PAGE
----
Cellulose is the most abundant organic matter on Earth. What if it was used to make electronic circuits? Elvira Fortunato, materials scientist and engineer, has invented the paper-based transistor.
Elvira Fortunato not only used paper to create the transistor base, she also created the functional parts with it.
These are the “brains” of electronics. Most of our everyday devices have transistors in them; however, as they are largely made up of silicon, the production of which has a significant environmental impact, they have a negative environmental impact.
The production process is both energy-intensive and extremely wasteful: up to 80% of metallurgical silicon is lost during the purification stage required to obtain an electronic grade silicon. It also releases sulphur hexafluoride, the most powerful greenhouse gas on Earth (its global warming potential is more than 20,000 times greater than that of CO2!). Finally, the production of electronic silicon has a financial cost, in particular, due to the processing of the chemicals used.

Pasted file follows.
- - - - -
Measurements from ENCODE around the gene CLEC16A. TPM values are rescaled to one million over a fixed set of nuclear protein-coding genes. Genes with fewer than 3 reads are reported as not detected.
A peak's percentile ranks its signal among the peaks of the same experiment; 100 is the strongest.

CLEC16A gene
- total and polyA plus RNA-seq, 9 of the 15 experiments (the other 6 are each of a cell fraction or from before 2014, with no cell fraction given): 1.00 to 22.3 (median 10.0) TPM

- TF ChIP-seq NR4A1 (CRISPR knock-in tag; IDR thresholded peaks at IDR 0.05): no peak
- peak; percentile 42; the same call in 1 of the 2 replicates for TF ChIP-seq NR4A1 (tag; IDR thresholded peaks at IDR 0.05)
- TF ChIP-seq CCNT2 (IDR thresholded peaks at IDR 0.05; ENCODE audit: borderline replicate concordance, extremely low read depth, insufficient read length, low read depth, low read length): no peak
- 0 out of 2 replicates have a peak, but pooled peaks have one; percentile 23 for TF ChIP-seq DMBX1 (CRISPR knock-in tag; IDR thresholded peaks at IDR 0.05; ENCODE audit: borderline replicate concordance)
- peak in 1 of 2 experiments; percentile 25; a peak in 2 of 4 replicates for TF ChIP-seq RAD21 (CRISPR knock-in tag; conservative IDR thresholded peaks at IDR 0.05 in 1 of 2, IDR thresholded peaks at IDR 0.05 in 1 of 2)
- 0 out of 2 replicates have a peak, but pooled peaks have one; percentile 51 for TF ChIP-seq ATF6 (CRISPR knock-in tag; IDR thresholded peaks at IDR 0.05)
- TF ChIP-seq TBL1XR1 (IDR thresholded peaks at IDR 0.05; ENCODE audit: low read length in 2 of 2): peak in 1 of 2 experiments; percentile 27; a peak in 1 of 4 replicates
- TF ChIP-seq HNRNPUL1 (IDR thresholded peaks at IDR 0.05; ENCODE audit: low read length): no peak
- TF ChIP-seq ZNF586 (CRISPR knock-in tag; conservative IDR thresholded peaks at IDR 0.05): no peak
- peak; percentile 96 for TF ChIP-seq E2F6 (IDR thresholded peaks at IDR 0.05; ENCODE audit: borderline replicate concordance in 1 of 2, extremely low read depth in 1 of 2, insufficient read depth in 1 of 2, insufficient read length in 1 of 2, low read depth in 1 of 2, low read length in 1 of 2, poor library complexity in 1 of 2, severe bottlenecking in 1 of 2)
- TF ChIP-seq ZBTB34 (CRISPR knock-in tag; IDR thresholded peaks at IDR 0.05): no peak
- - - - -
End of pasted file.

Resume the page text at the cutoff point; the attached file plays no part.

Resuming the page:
But is this material really necessary? Portuguese teacher Elvira Fortunato thinks not. This materials scientist and engineer working at the New University of Lisbon not only used paper for the transistor base (which had already been done) but also for the functional parts, replacing silicon. She won the 2016 European Inventor Award from the European Patent Office for this innovation.
A transistor is made up of three essential components: a conductor, a semiconductor, and an insulator made of dielectric material. Silicon is used both as a semiconductor and an insulator. By coating sheets of paper with inorganic oxides connected by an aluminium layer, Elvira Fortunato and her team created an insulating cellulose-based component. The paper-based transistor that resulted from these experiments is inexpensive, energy efficient, and fully recyclable.
Conventional transistors are effectively more powerful than paper-based transistors. However, the idea is not to replace them but for the two technologies to co-exist. Paper-based microchips could be used for applications where silicon is too expensive or which require producing electronic circuits in large quantities and at a low cost, such as RFID tags for smart marking.
CREDIT: Main picture © Noémie Rosset / Veolia